The two different outer stone circles have long been a puzzle. The types of stone quarried for the Sarsen stones is quite different from that used for the inner circle. The latter has a blue hue and hence their name: Bluestones. Decades ago, geologists located similar stone outcrops in the Preseli Hills (see map) in the far west of Pembrokeshire, the last bit of Wales before the Irish Sea. But that’s a long way from Wiltshire, and the prospect of moving the massive stones 150 miles east begs the question: why on Earth would anyone do that? Wiltshire is not short of its own durable stone…
Professor Parker Pearson had a theory… actually, he had two, but he wasn’t telling many about the second, which was more of a slim possibility. His first theory was that the long-accepted origin of the Bluestones, whilst being the Preseli Hills, wasn’t the hilltop outcrop at Carn Menyn that had first been assumed. Part of his reasoning was that nothing else related to Neolithic ritual and burial activity was to be found nearby – yet Pembrokeshire is famous for such sites.
The professor is a world authority on the prehistory of Britain and Western Europe from the Neolithic to the Iron Age. He is also one of the authorities on the archeology of ‘death and burial’ during this period; a topic that unites and divides in seemingly equal measure. For the whole spring and summer of 2018, his team excavated two sites a few miles from the rejected Carn Menyn. At first, the work went well, with a high chance of success. But, as the season wore on, conflicting evidence suggested that nothing conclusive could be found – much to the dismay of the locals, who were great supporters of the work; and the potential revelations they would bring about the location’s link to the ancient past.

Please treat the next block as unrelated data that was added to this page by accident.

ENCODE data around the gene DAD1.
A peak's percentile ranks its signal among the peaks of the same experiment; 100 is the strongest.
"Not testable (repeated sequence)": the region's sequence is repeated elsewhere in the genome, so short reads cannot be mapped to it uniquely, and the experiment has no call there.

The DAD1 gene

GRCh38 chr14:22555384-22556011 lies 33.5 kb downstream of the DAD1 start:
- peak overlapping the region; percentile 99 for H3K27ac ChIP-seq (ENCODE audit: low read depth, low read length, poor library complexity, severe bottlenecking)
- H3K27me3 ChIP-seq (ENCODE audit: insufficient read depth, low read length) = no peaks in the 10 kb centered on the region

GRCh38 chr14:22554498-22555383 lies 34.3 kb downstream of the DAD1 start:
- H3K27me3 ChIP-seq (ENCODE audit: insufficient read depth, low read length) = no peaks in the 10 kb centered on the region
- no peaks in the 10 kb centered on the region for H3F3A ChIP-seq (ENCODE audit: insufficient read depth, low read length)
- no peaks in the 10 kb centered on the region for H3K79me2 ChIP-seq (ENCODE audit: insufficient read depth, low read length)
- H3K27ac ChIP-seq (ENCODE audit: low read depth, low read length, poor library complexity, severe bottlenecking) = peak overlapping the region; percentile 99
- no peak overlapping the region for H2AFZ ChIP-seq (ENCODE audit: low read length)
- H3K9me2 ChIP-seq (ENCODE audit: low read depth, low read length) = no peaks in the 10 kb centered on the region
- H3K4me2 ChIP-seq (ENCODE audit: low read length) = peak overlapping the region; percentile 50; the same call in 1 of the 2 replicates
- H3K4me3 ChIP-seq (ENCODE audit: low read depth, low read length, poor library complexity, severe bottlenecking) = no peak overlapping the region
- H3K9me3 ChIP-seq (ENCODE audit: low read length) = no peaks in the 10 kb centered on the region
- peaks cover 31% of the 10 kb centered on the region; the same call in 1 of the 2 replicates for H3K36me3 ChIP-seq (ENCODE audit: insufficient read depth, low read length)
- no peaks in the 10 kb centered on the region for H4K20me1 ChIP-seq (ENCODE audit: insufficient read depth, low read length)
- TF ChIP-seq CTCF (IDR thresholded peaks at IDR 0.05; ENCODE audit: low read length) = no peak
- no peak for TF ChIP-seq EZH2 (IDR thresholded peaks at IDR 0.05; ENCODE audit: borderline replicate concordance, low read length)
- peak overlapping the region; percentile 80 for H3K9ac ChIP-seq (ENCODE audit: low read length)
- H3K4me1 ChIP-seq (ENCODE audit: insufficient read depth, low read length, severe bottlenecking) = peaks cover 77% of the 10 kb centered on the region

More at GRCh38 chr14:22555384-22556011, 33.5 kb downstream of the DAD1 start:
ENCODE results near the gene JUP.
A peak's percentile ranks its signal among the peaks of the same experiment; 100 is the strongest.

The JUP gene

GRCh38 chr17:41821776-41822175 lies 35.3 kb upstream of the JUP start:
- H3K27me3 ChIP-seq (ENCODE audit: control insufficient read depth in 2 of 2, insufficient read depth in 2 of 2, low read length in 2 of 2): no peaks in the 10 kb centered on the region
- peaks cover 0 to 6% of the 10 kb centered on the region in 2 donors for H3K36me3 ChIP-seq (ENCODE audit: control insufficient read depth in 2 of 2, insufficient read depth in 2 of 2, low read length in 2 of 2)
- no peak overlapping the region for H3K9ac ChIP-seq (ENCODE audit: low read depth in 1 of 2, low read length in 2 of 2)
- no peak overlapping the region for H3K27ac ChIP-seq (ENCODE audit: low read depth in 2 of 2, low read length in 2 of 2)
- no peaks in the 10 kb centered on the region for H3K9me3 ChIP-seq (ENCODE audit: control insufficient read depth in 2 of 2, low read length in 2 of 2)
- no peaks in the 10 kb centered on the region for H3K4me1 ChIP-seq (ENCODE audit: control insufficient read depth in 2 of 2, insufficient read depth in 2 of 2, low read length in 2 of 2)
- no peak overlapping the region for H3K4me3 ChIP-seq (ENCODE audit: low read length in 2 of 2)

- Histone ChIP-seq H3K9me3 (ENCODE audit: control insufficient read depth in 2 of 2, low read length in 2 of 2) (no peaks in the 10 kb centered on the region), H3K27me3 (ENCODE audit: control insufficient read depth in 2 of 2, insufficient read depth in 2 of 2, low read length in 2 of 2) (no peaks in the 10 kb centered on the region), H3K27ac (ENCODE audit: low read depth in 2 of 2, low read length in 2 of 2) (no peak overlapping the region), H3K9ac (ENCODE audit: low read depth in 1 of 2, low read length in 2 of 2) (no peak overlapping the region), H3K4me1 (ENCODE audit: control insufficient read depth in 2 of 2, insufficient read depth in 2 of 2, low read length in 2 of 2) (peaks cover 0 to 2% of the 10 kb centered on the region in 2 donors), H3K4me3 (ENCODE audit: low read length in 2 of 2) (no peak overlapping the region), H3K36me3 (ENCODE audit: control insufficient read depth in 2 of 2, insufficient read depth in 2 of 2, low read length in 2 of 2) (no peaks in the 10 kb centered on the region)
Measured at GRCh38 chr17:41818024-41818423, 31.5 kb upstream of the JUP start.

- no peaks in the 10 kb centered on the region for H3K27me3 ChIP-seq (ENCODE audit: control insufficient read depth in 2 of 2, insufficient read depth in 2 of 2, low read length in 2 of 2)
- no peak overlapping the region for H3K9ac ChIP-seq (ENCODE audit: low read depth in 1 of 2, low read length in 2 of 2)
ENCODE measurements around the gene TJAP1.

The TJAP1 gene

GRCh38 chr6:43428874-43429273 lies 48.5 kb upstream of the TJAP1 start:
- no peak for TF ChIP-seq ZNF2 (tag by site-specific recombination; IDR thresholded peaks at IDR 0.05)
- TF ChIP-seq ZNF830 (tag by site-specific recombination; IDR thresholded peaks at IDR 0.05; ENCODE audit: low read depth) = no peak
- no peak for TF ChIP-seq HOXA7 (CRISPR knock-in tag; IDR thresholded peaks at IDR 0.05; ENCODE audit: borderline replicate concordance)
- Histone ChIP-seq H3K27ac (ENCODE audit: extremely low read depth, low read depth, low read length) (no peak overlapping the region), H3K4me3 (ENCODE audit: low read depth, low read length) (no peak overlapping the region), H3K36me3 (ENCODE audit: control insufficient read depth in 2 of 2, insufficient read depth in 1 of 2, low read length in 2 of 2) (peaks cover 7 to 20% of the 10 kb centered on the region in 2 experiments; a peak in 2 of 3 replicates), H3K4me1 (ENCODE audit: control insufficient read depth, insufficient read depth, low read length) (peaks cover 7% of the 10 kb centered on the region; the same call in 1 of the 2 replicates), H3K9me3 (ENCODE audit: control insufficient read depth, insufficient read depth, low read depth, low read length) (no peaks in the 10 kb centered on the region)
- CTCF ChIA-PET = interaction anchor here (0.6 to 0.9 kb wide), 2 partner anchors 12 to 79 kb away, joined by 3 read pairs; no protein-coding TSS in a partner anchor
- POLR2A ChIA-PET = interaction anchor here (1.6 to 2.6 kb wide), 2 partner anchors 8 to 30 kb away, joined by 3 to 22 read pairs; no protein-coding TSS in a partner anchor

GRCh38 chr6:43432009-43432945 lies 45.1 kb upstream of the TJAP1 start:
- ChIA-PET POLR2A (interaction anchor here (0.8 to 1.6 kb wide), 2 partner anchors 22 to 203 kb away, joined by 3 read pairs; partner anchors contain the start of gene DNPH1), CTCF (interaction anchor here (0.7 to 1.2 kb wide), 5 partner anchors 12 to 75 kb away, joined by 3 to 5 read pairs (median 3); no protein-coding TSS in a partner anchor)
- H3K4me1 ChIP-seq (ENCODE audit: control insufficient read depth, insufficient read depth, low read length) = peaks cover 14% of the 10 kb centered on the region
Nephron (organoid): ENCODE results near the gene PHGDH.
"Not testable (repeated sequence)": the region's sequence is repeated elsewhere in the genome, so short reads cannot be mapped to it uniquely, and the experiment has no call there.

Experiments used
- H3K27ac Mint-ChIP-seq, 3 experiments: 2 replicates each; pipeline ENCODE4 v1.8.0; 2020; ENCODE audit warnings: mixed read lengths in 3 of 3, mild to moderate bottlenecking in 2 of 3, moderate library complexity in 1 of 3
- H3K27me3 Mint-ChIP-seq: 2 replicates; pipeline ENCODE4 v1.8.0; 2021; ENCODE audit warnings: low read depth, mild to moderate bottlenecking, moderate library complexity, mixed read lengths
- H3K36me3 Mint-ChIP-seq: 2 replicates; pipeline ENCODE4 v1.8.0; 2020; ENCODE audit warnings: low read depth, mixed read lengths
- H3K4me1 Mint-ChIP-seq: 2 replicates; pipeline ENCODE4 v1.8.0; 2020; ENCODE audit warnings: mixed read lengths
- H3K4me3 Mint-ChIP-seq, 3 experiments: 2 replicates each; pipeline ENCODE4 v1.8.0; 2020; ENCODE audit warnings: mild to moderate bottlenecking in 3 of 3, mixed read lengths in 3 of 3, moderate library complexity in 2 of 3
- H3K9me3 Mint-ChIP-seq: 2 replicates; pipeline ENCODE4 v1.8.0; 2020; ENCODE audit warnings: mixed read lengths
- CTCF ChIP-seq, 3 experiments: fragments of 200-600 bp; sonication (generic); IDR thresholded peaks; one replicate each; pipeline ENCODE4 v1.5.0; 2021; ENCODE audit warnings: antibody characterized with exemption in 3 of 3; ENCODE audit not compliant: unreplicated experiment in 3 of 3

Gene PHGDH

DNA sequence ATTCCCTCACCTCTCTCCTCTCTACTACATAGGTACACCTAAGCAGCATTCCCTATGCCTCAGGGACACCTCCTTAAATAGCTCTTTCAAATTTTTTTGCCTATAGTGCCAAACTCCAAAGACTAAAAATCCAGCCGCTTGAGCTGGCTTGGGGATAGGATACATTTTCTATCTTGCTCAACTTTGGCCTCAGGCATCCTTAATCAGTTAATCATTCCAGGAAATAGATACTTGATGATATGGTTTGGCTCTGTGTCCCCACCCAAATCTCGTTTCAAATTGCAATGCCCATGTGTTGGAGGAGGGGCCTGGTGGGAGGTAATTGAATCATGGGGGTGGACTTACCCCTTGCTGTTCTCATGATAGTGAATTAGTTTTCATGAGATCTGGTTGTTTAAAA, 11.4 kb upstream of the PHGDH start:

With the dig-season running out, Professor Parker Pearson turned his attention to a nearby boggy field, Waun Mawn, the site of four small monoliths and well known to the locals. But a full excavation, there, had never been carried out. It was the last possibility. Pearson’s exhausted team dug in for days, fighting the wind and rain… then the cry went up… a new and large stone had been found.